Speaking of the health care system, we define doctors and patients as two main subjects of these relations. However, we very seldom address patients as consumers. Despite health care providers supply services and are paid from their clients, patient’s role as a consumer who makes their own choices is very weak. We cannot fully approach the field of health care as a market. Naturally, relations in the free market are driven by consumer needs that define prices and offer. In the health care, however, consumers have little power. Employers pay for a limited range of healthcare plans that may more or less correspond to the demand of their employees. Sometimes, a healthcare insurance does not cover the most pressing services for individuals. For example, the health care law has only recently required insurance plans to cover birth control without a co-pay from the insured person. This step was a clear progress, but it is weird that for a long time consumers had to pay a lot of their own money to ensure such a basic health need.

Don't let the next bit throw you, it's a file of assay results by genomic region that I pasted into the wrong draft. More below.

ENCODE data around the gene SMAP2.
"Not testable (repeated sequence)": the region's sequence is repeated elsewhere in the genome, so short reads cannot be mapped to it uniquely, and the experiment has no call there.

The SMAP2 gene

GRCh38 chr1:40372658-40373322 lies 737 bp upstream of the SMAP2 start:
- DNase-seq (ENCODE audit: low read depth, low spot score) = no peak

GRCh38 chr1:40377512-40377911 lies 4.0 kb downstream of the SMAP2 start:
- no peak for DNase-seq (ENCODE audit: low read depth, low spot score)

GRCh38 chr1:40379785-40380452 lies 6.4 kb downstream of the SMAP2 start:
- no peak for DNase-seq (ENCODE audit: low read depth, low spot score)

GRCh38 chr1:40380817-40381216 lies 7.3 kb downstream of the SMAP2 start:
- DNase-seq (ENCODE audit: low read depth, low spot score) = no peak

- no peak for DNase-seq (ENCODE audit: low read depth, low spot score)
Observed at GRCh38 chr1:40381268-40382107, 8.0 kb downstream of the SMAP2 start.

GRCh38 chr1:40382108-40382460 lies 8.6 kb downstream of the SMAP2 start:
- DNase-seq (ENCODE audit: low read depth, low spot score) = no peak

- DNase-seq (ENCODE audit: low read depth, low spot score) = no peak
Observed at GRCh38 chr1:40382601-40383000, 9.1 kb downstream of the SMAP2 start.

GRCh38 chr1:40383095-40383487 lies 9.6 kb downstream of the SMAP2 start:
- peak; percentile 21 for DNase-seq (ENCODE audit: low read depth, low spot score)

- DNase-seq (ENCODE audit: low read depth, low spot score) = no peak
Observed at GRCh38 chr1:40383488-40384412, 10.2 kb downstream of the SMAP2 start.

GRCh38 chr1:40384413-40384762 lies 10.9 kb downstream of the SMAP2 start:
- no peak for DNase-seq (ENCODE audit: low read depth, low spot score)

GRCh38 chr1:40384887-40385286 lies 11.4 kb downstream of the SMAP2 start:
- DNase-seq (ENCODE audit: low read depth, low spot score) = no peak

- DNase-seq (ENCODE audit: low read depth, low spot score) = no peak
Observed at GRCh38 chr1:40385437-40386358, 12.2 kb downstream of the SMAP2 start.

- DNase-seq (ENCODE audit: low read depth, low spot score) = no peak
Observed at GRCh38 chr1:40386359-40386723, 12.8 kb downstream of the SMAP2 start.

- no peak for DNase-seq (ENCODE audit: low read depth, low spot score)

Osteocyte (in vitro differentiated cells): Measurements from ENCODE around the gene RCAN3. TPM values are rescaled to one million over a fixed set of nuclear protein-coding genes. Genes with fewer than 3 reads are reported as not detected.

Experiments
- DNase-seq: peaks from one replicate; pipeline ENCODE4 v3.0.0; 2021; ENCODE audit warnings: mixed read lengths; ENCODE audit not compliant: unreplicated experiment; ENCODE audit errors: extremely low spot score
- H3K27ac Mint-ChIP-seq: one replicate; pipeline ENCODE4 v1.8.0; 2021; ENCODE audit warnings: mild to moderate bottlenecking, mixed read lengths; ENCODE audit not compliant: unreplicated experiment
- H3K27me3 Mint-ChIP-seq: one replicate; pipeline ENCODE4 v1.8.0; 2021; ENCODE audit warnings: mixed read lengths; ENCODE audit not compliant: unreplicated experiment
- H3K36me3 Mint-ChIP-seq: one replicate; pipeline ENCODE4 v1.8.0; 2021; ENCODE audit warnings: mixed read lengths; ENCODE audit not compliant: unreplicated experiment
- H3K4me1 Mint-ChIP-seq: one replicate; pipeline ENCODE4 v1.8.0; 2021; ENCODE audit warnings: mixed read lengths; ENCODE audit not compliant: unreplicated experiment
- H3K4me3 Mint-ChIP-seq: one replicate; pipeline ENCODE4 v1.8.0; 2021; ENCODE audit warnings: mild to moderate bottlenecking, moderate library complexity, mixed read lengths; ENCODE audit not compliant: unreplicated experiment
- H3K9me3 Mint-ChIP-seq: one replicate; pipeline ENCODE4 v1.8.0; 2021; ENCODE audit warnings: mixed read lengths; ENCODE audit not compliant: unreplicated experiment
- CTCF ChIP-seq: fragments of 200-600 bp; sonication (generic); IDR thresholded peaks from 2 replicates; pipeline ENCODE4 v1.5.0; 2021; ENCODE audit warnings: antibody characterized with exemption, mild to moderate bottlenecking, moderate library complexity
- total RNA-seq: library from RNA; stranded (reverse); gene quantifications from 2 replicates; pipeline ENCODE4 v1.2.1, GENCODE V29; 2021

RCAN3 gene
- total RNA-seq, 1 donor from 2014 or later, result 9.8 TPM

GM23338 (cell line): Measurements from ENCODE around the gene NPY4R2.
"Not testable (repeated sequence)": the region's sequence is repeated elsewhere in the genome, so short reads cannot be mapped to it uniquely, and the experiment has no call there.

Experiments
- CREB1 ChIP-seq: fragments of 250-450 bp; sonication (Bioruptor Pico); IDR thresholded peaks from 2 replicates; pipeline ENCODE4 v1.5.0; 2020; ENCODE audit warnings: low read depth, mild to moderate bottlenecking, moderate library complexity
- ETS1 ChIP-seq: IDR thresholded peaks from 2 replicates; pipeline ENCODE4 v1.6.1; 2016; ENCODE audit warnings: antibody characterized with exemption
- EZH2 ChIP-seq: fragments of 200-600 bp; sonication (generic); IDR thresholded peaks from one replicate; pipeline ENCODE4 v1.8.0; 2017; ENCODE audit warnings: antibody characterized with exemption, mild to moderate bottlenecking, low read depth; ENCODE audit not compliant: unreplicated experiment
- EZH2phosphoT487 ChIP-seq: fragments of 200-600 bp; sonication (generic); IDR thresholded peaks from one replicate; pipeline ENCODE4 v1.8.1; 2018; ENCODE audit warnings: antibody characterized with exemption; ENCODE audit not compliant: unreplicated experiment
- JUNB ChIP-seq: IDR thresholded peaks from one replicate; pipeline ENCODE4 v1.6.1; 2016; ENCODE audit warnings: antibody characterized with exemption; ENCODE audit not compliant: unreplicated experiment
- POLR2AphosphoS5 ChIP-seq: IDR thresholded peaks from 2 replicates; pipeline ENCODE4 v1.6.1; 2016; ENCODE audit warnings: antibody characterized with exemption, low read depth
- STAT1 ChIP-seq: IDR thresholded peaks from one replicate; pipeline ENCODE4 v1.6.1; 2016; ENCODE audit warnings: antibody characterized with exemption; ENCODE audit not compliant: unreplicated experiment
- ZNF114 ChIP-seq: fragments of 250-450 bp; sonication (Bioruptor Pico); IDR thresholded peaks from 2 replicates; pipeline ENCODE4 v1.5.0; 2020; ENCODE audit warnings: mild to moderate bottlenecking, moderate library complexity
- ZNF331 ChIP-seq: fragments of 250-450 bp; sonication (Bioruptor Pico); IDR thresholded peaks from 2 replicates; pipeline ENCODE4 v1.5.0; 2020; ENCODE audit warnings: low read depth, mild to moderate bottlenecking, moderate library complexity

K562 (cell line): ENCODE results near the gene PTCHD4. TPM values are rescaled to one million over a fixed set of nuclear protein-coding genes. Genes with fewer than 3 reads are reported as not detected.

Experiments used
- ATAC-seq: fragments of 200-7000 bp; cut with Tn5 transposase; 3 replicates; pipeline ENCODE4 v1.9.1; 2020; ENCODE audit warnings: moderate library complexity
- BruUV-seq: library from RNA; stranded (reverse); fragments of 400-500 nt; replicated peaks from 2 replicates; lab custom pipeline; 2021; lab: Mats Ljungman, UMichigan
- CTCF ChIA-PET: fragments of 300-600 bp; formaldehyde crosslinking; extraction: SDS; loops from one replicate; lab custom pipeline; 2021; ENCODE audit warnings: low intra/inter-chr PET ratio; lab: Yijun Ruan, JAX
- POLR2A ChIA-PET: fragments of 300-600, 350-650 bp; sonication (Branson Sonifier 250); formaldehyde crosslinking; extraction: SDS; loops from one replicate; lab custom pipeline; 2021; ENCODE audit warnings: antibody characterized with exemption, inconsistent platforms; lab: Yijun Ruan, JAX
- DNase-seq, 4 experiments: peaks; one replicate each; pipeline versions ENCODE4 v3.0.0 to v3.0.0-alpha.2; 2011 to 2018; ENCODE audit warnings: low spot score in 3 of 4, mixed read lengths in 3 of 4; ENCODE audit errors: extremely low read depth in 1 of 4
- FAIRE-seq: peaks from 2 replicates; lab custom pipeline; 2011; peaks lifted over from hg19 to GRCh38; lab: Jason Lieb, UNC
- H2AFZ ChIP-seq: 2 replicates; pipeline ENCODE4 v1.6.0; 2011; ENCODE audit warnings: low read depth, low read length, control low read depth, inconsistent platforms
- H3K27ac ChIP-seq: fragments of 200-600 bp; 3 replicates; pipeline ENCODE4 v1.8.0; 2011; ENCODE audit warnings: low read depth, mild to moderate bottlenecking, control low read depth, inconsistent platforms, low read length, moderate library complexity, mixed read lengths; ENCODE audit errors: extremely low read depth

Empowering consumers is an essential step to improve patient’s satisfaction with the healthcare services they get. Perhaps, employers should divide their insurance budget to pay for more diverse healthcare plans that correspond to the needs of their clients. The greater part of the money can be put into coverage of the most expensive emergency cases as usual, but the remaining part may go for individualized healthcare plans. A scheme like this one can provide consumers with some decision-making at the healthcare market.